Chief Justice Calls JSC Meeting – Other Members Met Beforehand

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File Photo CJ swearing in ceremony. 📷 Maina Vai, SGN.

Saturday 10 July 2021, Apia Samoa. Chief Justice Satiu Simativa Perese has called a meeting of the Judicial Service Commission (JSC) for next Tuesday following a formal complaint by the Human Rights Protection Party that questions the integrity of Supreme Court judges and  claims the Judiciary are on a mission to ‘oust’ HRPP from being in government.

File Photo CJ swearing in ceremony. 📷 Maina Vai, SGN.

As widely publicised this week, the letter is signed by the secretary of HRPP and former Associate Minister Lealailepule Rimoni Aiafi, and addressed to the Registrar of the Supreme Court Ms Moliei Vaai, as the secretary of the Commission.

Several sources, however, say members of the Judicial Service Commission had met on Friday, without the Chief Justice, who chairs the Commission. At least three members of the JSC are understood to have met on Friday prior to the Chief Justice calling the Tuesday meeting.

Formed under Section 79 of Samoa’s Constitution, the JSC is Chaired by the CJ as the Head of the Courts. Amongst its duties, the Commission is charged with making recommendations to the Head of State on all matters pertaining to the running of the Courts, including the selection, suspension and removal of judges.

It requires a quorum of three to meet and its other members are the Attorney General, the Ombudsman, a community member who is currently Letaa Dan Devoe and a former Judge, currently taken up by Tuiloma Neroni Slade.

Prior to recent amendments made through the three controversial bills, judges of the Court could only be removed by a two thirds majority of Parliament. New rules still stay the CJ can only be removed by two thirds majority of Parliament, however, other Supreme Court judges can now be removed by the Head of State on the recommendation of the JSC.

Since the complaint letter was made public, many in the community have stepped forward to show their support of the Judiciary with a message of “I stand with the Judiciary of Samoa”.

Senior members of the Samoa legal fraternity say a Chief Justice “should not be suspended over a complaint from an aggrieved political party, where there is otherwise no serious misconduct bar making decisions that the loosing party disagrees with”.

“The JSC should not be meeting without his presence, even if they have a quorum and he must be allowed to reply before any recommendations are made”.

“Suspensions of any kind of the Judiciary would confirm what is already a deep constitutional crisis in Samoa, where the Judiciary is being disregarded. Some form of international intervention should be encouraged to cease the damage that is being afflicted”.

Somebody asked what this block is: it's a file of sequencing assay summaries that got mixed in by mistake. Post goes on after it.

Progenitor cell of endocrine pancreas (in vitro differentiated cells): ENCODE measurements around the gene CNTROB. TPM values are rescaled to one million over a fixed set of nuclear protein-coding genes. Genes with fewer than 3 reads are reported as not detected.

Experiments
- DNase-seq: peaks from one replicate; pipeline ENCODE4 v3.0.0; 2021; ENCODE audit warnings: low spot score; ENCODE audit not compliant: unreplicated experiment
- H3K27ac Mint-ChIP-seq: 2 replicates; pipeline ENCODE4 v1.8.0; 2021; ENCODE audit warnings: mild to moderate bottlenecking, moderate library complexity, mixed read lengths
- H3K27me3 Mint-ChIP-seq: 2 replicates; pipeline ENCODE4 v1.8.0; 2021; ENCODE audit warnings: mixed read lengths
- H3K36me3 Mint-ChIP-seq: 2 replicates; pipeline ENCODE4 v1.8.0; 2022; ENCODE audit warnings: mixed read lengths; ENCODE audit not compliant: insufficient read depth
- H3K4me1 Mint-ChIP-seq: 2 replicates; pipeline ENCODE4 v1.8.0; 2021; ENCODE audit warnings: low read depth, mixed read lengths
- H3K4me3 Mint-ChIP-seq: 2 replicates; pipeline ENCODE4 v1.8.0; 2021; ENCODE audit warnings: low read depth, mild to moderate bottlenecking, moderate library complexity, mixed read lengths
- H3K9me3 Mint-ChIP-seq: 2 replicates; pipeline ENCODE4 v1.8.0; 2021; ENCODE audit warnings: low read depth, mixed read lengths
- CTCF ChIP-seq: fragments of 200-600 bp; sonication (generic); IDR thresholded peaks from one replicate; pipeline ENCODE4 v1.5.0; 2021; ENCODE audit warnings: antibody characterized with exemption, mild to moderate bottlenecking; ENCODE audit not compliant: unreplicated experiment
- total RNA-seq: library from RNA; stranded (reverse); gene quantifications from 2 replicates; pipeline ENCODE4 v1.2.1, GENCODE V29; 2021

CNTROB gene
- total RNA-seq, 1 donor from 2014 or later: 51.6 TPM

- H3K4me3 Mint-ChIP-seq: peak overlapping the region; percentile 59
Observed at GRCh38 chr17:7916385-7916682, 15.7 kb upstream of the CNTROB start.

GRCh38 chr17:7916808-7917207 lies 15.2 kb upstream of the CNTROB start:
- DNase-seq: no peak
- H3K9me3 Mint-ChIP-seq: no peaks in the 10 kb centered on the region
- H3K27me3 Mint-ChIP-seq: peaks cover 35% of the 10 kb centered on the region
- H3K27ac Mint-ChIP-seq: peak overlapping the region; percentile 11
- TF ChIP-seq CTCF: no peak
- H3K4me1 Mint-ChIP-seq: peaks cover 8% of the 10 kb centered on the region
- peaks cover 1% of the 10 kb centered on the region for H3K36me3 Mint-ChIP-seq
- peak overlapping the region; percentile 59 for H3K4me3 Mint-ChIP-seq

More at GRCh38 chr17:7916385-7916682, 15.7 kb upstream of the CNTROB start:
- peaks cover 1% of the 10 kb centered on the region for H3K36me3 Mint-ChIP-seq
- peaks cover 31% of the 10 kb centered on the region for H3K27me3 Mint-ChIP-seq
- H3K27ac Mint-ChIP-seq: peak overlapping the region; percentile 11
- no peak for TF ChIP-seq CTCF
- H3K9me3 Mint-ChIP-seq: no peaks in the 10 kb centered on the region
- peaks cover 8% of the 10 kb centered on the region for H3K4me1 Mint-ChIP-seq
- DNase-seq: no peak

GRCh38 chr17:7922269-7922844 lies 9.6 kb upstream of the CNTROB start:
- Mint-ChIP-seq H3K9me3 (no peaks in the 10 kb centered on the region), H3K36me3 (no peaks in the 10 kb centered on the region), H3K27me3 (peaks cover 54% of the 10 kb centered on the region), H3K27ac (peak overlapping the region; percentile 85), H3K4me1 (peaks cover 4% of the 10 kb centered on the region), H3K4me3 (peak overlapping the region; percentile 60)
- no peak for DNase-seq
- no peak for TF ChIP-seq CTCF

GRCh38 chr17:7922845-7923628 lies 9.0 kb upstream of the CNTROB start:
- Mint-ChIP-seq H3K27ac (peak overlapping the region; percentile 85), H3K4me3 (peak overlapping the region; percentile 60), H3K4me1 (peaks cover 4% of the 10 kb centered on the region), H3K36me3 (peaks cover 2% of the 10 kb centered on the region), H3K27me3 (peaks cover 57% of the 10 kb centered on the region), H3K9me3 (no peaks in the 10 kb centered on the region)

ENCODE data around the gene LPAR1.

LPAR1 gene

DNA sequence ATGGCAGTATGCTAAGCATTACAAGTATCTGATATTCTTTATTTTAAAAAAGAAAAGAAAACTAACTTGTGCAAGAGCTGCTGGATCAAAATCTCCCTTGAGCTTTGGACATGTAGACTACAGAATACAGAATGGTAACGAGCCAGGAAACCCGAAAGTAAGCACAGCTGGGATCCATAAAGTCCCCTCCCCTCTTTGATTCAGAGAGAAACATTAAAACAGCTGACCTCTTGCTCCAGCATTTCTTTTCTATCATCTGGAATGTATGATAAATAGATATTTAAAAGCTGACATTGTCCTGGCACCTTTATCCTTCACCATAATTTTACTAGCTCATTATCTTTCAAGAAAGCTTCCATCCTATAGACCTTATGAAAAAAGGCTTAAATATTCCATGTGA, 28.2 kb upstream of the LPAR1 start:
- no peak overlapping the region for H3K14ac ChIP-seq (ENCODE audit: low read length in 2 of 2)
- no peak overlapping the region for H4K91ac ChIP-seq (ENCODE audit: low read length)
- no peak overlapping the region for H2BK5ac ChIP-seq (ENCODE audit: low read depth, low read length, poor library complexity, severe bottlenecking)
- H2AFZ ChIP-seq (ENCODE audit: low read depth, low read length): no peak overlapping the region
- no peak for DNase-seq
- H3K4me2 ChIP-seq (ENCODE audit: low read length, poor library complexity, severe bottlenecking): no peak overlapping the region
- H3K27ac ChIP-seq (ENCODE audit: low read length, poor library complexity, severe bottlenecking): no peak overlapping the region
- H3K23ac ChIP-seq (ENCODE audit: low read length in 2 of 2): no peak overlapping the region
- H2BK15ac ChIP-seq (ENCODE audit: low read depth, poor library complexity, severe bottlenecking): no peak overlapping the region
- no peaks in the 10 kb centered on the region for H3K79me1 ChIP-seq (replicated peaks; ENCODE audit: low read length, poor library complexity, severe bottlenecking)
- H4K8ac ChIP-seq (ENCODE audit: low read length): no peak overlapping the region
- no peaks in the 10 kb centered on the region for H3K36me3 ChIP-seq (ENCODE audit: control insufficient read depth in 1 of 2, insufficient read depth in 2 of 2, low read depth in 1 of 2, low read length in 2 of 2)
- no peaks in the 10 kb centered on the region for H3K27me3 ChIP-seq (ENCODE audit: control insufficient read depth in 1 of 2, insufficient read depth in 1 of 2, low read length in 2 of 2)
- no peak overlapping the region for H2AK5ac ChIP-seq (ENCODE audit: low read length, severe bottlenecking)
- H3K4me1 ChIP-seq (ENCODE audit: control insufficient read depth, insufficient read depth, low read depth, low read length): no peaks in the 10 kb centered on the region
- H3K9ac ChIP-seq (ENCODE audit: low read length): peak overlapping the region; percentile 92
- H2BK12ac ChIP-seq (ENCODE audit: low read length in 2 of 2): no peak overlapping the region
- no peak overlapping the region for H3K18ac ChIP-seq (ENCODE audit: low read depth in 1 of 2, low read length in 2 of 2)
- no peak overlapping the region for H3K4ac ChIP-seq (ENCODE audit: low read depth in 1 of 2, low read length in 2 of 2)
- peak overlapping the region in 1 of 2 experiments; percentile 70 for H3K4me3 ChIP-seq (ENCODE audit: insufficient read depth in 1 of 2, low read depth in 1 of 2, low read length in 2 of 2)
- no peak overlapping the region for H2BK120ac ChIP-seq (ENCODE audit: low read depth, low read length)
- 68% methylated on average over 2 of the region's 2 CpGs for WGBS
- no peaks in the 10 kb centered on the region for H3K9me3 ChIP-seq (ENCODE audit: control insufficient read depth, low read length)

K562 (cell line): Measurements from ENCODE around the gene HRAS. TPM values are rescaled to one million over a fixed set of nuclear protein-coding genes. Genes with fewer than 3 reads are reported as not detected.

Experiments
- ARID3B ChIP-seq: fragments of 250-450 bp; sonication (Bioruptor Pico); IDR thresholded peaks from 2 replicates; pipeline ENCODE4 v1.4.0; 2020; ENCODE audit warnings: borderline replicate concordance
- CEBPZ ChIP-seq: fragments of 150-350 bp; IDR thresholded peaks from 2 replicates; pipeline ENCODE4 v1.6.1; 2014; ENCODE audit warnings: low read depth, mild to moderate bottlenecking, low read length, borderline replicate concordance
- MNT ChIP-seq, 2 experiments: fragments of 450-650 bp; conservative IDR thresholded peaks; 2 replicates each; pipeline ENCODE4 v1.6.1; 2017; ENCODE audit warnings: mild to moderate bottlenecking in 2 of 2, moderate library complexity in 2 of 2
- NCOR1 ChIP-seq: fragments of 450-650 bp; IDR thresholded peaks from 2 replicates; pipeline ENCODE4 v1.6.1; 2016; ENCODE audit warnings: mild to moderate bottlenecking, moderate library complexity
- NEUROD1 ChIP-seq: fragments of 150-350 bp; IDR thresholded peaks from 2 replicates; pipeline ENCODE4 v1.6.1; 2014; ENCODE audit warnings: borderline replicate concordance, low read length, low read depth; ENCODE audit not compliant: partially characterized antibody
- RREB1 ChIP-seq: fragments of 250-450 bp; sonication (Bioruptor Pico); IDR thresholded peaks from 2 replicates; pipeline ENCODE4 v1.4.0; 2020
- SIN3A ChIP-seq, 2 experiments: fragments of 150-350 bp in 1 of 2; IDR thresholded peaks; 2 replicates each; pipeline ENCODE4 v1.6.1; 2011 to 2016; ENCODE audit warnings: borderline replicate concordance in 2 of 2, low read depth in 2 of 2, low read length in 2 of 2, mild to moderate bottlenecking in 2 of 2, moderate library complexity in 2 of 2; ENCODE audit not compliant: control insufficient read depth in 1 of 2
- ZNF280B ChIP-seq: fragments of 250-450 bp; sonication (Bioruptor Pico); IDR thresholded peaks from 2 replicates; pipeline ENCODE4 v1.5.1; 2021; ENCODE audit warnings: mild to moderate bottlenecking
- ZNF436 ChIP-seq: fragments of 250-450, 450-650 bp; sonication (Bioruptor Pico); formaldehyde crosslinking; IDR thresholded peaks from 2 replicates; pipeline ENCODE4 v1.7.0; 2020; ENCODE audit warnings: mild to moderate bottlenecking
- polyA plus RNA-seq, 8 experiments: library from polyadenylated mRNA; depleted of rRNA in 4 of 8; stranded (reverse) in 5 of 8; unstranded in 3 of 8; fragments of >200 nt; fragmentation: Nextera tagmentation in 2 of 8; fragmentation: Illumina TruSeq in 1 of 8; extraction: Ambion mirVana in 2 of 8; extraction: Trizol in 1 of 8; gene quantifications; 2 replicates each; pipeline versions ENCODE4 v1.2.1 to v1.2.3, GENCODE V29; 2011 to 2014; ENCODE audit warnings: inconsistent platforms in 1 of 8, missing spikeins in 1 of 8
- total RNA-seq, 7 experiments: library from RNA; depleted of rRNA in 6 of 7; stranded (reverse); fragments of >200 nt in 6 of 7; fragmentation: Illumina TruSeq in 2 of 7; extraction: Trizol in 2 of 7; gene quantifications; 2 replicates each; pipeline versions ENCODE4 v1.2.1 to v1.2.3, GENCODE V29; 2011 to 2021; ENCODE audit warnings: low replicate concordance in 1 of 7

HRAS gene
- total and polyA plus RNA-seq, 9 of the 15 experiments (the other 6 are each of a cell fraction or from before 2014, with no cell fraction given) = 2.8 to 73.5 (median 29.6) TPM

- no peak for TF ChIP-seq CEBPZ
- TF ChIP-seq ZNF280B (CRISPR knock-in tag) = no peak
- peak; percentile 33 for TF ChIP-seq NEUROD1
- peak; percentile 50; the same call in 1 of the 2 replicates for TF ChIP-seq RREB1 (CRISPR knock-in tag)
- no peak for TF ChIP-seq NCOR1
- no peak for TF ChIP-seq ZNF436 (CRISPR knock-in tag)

Amended Article 79 of the Constitution

79. Judicial Service Commission:
(1) There shall be a Judicial Service Commission consisting of:
(a) Chief Justice, as Chairman;
(b) Attorney General of the government;
(c) members of the public appointed by the Minister for Justice;
(d) Ombudsman;
(e) a retired Judge of the Supreme Court appointed by the Head of State, acting on the advice from Cabinet and consultations with the Chief Justice; and
(f) the Registrar of the Supreme Court as the secretary of the Commission who shall have no voting rights.

(2) No business shall be transacted by the Judicial Service Commission unless any three (3) members appointed under clause (1)(a)-(e) are present, and all questions proposed for decision by the Commission shall be decided by a majority of the votes of those members.

(3) A meeting of the Judicial Service Commission may be called by three (3)
members except the Registrar.

(4) The Head of State may, acting on the advice of the Judiciary Service Commission and focusing on standards within the Act to provide for conditions of tenure, suspend and removal of office from:
(a) Judge of the Supreme Court as provided for in Article 67(7); and
(b) the Senior Judge of the Supreme Court as provided for in Article
68(2); and
(c) a Judge of the Subordinate Court.

(5) The Head of State, acting on the advice of the Prime Minister may at any time when the Legislative Assembly is not meeting suspend the Chief Justice from his or her
office and such suspension shall continue in force until the end of the next ensuing session and no longer.

(6) The Chief Justice shall not be removed from office, except by the Head of State on
an address of the Legislative Assembly carried by not less than two-thirds of the total number of Members of Parliament (including vacancies), praying for his or
her removal from office on the grounds of ‘stated misbehaviour’ or infirmity of mind or physical and mental disability or
as prescribed by Act.

HRPP Formal Letter of Complaint 


Sina Retzlaff